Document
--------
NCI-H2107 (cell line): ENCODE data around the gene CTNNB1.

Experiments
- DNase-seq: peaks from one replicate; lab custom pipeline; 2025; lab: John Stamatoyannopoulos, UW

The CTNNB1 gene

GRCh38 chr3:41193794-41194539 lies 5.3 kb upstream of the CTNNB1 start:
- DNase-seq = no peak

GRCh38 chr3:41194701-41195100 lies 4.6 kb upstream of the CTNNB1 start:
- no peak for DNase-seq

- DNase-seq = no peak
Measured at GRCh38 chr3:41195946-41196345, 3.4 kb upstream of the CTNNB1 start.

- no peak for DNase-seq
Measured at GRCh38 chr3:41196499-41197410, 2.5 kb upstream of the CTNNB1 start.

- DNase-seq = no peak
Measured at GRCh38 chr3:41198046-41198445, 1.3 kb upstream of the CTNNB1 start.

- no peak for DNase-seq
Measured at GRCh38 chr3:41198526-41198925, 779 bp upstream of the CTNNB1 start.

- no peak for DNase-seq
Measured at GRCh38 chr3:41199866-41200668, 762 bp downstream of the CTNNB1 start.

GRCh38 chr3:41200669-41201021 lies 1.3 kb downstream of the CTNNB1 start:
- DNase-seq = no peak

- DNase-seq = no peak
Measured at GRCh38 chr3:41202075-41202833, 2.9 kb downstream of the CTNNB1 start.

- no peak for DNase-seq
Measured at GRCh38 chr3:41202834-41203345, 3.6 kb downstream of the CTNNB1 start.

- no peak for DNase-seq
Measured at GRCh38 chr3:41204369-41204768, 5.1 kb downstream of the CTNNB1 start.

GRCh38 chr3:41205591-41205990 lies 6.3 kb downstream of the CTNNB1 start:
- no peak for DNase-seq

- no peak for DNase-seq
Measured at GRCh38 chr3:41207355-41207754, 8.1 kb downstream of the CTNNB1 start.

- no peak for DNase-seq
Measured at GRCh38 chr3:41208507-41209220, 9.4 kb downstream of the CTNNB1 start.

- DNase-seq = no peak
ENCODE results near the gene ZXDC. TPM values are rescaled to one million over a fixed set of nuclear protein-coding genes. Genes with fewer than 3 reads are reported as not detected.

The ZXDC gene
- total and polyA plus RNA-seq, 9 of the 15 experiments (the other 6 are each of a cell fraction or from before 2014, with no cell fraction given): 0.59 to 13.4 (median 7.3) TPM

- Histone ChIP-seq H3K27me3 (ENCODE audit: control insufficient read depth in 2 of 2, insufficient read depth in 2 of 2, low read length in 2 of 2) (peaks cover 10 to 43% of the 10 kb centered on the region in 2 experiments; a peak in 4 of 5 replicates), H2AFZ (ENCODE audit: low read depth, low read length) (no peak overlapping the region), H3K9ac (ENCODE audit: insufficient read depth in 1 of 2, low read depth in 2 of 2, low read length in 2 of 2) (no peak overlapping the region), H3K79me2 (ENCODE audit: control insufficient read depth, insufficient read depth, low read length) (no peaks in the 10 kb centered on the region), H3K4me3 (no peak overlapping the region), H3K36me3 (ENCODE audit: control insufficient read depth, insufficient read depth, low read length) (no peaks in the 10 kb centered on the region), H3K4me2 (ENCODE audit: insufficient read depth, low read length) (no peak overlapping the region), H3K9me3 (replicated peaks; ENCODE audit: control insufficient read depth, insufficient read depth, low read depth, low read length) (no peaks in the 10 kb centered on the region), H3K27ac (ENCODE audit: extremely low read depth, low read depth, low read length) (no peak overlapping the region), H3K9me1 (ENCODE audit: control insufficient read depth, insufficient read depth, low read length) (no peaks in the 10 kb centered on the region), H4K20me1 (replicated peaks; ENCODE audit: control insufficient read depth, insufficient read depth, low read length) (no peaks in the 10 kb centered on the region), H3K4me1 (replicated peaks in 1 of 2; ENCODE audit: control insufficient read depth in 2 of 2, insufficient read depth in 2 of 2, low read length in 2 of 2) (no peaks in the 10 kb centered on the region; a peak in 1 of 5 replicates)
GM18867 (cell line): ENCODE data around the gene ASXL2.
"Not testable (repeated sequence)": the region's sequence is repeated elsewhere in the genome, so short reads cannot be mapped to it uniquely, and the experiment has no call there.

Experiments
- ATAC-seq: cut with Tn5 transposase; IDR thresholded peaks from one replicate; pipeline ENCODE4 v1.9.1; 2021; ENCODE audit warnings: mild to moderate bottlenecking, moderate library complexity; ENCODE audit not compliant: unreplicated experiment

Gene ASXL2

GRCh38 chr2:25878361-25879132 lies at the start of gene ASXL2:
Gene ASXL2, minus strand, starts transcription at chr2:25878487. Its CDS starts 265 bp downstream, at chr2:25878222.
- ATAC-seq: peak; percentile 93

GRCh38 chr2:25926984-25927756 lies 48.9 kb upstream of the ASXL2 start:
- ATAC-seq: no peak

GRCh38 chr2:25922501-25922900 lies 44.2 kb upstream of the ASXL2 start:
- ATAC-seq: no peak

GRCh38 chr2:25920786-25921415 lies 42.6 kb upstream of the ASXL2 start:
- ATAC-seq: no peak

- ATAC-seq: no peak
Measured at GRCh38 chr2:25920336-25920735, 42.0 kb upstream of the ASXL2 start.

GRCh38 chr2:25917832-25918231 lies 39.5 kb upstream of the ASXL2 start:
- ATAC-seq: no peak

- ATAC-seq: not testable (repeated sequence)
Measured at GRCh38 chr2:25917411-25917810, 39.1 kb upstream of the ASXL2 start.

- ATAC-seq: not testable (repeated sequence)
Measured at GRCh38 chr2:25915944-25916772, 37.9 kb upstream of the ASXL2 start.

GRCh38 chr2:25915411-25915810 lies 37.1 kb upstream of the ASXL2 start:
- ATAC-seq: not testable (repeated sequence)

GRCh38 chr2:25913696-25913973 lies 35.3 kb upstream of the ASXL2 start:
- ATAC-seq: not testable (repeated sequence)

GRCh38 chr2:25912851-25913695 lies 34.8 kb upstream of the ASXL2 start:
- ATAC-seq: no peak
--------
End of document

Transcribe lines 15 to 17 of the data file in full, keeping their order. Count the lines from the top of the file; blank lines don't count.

- no peak for DNase-seq
Measured at GRCh38 chr3:41198526-41198925, 779 bp upstream of the CTNNB1 start.

- no peak for DNase-seq